In December 2015, the long process of agreeing on legislation to reform the legal framework for ensuring the rights of EU residents to a private life was completed, reports DataIQ, which added that it was ratified in 2016 and became widely enforceable on May 25, 2018. According to DataIQ, the reforms consist of:
The General Data Protection Regulation (GDPR), which is designed to enable individuals to better control their personal data. It is hoped that these rules will allow businesses to make the most of the opportunities of the Digital Single Market by reducing regulation and benefiting from reinforced consumer trust.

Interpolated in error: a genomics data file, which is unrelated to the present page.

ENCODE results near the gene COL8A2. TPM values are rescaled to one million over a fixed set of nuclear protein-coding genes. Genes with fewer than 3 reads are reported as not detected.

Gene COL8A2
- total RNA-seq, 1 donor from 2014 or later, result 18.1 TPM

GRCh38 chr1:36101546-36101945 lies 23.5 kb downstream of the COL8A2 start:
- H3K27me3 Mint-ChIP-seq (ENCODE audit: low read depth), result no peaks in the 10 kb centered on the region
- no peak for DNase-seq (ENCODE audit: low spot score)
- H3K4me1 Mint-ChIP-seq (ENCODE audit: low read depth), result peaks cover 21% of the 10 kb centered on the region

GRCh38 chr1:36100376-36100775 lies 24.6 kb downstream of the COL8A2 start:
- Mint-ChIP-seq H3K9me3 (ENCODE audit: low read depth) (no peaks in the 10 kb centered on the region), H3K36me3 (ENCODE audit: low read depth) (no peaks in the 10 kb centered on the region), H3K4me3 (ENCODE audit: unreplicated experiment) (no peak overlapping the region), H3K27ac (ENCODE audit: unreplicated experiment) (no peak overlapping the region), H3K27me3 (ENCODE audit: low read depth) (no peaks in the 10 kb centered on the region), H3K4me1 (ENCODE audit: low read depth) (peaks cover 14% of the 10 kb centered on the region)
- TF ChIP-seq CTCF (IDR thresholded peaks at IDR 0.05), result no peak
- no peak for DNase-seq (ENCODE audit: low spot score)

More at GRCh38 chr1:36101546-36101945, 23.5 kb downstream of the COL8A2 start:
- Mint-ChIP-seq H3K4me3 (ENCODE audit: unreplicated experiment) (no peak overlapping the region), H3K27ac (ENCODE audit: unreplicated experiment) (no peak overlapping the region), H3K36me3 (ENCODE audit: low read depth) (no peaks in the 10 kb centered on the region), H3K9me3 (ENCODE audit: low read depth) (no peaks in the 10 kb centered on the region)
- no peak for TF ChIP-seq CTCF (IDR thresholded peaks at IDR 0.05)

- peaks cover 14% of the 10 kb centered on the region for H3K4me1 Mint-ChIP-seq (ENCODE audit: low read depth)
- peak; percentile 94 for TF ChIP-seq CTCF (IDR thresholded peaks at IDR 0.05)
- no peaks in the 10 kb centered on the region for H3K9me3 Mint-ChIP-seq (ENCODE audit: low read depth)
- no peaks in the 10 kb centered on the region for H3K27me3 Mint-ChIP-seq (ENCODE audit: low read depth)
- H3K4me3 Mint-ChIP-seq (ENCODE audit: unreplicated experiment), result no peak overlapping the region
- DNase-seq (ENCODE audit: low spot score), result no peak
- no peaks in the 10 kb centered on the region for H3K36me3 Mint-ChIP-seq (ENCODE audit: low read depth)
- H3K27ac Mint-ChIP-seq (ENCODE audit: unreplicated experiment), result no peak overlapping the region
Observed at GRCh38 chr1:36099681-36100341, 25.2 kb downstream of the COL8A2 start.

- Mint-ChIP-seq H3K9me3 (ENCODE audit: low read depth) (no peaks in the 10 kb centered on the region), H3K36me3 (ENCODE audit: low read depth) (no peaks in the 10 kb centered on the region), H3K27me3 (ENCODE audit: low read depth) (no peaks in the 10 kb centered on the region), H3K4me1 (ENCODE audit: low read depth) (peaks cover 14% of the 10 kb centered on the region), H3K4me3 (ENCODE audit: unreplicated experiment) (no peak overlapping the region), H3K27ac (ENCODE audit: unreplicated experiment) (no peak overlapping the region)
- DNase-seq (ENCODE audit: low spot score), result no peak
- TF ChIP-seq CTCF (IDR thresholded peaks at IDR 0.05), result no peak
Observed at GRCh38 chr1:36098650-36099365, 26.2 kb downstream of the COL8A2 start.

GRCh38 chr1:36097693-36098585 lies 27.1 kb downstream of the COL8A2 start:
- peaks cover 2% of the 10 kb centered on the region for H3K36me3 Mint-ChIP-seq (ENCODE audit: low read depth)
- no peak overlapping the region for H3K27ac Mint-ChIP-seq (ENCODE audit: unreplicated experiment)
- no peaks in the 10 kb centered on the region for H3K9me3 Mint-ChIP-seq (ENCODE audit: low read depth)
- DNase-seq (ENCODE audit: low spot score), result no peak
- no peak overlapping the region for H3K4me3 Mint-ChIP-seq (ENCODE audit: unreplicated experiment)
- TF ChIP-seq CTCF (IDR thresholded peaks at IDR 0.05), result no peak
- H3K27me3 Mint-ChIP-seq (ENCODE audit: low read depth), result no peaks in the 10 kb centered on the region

The Data Protection Directive, which allows the police and criminal justice sectors to ensure that the data of victims, witnesses, and suspects of crimes, are duly protected in the context of a criminal investigation or a law enforcement action. At the same time, the new laws will also facilitate cross-border cooperation of police or prosecutors to combat crime and terrorism more effectively across Europe.
While GDPR was crafted in Europe, it will impact those organizations in the United States that collect personal and/or sensitive information – such as names, emails and phone numbers – and send communications to EU citizens.
Higher Logic prepared a Q&A on GDPR that you can view here